D.I.Wildlife: Why putting out food for wildlife could be doing more damage than good
Photo courtesy of Sue Massey
Another winter is dawning and already weather forecasters are speculating just how cold it will get. Last year was a relatively mild in comparison to previous years and after a somewhat lacklustre summer, some forecasters are predicting a cold, hard winter ahead.
We are all aware of what this means for us but what about our wildlife? Around this time of year, many people begin to start thinking about how they are going to supplement the natural foods that the warmer months provided, in order to help wildlife keep going through the winter. But should we really be feeding our wildlife during the winter, or at all for that matter? What are the pros and cons of doing so? A quick browse of the internet brings up lots of articles on different foods for different species, ideas on how to feed and photos of people getting closer to wildlife through feeding, so it would be easy to believe that feeding wildlife is a positive thing for all involved. But there is an argument that supplementary feeding is simply another way for humans to interfere and ultimately, cause further issues.
Wildlife, or at least native wildlife, is designed and built to survive our seasons. The truth of the matter is, if an animal isn’t equipped to find food either before hibernation or during the winter months, then maybe they were never intended to survive. Animals have in-built survival techniques and natural selection would simply pick off those who aren’t strong enough to get through the colder weather. Thicker coats, hibernation, fat stores, hiding food (N.B apparently squirrels forget the location of around 50% of their buried treasures…so maybe not an evolutionary winner there) are all evolutionary tactics developed to help creatures get through colder months. If we start to offer food for all animals, we could be potentially keeping alive an animal that would normally not make it through. Whilst, on a sentimental level, this is a nice idea, is it really best for nature? On one side of the argument, a lot of species are struggling in our country and giving them a helping hand is needed. We work on other aspects such as habitat management to safeguard these species, so why not give them a booster? However by feeding and keeping alive – are we upsetting the natural balance? There is a theory that, if we continue to feed up weaker animals and they survive then when mating season comes around, they will also have the chance to breed and could potentially pass on weaknesses to their offspring and the cycle continues. Animal deaths will occur in even the healthiest of ecosystems – it is simply nature’s way of ensuring the balance, helping the strong, healthy animals continue their breeding line.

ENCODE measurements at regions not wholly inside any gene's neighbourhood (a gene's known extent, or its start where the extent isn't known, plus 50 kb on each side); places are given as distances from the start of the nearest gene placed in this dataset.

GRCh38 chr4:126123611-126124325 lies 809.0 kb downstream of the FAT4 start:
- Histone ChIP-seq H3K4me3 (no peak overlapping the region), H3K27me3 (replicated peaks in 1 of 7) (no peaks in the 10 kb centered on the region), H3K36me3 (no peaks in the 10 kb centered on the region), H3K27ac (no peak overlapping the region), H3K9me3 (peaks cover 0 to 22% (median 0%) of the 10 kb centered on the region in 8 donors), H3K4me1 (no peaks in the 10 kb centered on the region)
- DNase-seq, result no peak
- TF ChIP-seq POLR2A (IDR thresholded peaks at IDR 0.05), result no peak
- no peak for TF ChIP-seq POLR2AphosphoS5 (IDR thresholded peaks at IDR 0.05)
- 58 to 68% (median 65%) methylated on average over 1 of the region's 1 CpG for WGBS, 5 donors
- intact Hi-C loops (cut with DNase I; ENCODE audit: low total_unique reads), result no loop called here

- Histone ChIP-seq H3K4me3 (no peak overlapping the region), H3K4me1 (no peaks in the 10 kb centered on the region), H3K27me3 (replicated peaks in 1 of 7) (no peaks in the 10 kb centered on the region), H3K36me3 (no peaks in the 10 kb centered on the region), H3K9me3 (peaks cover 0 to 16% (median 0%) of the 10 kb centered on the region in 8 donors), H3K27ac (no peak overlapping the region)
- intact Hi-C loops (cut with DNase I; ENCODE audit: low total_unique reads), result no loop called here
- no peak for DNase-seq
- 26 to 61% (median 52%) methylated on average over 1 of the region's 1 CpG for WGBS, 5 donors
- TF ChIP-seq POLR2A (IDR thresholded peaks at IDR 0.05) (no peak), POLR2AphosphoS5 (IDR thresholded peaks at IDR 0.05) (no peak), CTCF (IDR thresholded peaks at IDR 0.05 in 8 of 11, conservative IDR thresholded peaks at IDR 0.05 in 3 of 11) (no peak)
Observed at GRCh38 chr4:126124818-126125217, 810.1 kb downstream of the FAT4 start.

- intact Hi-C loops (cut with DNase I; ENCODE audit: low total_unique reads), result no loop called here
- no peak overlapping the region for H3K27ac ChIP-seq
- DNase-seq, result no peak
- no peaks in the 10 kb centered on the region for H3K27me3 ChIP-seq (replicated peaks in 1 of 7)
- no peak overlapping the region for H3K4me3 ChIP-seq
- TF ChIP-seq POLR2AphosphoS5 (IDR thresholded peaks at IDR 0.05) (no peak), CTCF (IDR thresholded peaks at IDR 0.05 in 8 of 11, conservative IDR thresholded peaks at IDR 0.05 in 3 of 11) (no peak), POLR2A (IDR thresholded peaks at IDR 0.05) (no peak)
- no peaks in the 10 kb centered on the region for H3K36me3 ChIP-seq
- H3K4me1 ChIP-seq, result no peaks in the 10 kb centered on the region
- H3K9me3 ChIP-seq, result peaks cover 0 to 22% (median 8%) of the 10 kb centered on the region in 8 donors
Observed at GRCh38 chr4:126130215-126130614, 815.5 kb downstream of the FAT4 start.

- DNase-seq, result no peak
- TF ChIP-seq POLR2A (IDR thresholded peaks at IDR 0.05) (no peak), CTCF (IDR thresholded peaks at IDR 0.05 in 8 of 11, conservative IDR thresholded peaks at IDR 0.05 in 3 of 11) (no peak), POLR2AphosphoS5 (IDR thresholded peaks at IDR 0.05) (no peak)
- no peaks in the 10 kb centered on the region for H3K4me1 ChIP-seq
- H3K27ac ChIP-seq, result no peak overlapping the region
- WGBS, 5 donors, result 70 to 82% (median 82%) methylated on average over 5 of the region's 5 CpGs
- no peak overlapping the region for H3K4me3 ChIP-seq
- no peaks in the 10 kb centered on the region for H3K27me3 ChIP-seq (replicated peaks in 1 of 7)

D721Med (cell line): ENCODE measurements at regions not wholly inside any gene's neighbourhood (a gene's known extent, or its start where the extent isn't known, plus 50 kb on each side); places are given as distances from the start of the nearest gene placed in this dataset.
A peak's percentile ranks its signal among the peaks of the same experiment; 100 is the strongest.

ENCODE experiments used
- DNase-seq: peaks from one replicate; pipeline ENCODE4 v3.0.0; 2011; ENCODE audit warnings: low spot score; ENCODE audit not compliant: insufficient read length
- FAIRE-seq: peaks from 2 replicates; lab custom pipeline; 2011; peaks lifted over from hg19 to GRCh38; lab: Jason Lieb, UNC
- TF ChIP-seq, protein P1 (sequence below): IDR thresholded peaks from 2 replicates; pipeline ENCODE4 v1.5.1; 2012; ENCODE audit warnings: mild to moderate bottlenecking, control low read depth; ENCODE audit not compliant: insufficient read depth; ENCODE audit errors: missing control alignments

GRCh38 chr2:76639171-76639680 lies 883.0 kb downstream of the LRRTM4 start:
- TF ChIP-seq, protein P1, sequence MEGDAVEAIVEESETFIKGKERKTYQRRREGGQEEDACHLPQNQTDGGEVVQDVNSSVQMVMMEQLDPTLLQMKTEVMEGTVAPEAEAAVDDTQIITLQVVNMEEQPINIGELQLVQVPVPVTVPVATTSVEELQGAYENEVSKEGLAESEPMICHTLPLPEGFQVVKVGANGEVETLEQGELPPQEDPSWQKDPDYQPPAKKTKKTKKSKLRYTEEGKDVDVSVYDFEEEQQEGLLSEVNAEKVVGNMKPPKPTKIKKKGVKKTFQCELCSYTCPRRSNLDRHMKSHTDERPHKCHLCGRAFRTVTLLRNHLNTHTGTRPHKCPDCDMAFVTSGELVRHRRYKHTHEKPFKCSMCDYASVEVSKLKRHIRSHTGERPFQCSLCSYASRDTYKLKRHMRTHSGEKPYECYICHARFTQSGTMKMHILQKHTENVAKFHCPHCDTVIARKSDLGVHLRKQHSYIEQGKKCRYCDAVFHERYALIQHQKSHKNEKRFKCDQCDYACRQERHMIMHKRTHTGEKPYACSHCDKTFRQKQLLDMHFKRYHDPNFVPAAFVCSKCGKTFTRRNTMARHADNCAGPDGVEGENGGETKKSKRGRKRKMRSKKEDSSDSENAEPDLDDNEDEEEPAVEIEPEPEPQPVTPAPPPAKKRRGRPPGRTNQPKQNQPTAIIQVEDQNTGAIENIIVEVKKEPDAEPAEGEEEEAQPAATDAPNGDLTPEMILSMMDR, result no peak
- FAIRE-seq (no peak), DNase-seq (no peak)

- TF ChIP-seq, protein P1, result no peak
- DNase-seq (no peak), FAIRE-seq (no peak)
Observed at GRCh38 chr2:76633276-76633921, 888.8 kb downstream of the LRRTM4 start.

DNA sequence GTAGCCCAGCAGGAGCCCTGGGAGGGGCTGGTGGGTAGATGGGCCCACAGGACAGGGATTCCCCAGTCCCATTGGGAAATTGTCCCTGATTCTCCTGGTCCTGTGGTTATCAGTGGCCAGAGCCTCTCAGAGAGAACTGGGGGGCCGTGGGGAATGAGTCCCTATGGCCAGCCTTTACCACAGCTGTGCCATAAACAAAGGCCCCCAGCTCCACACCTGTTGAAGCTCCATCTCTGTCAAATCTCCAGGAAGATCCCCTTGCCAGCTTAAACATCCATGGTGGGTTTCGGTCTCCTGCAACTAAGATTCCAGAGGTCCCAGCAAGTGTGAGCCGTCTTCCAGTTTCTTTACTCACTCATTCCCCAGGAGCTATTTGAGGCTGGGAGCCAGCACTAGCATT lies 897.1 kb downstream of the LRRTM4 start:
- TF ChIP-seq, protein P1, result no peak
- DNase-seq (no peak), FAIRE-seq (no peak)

On the flip side of this, feeding regularly could potentially lead healthy animals to become reliant on hand outs. This can be detrimental, as if for any reason the hand outs stop such as if the feeder moves house, dies or competition becomes fierce and animals are pushed out, the sudden loss of this food source can lead to an animal potentially starving. You also don’t always know what is going on in your garden. Your garden might naturally attract a species, such as hedgehogs, which you are unaware of. If you then decide to deliberately attract another species, for example badgers or foxes which eat hoglets, you could be doing damage to the original species flourishing in your garden.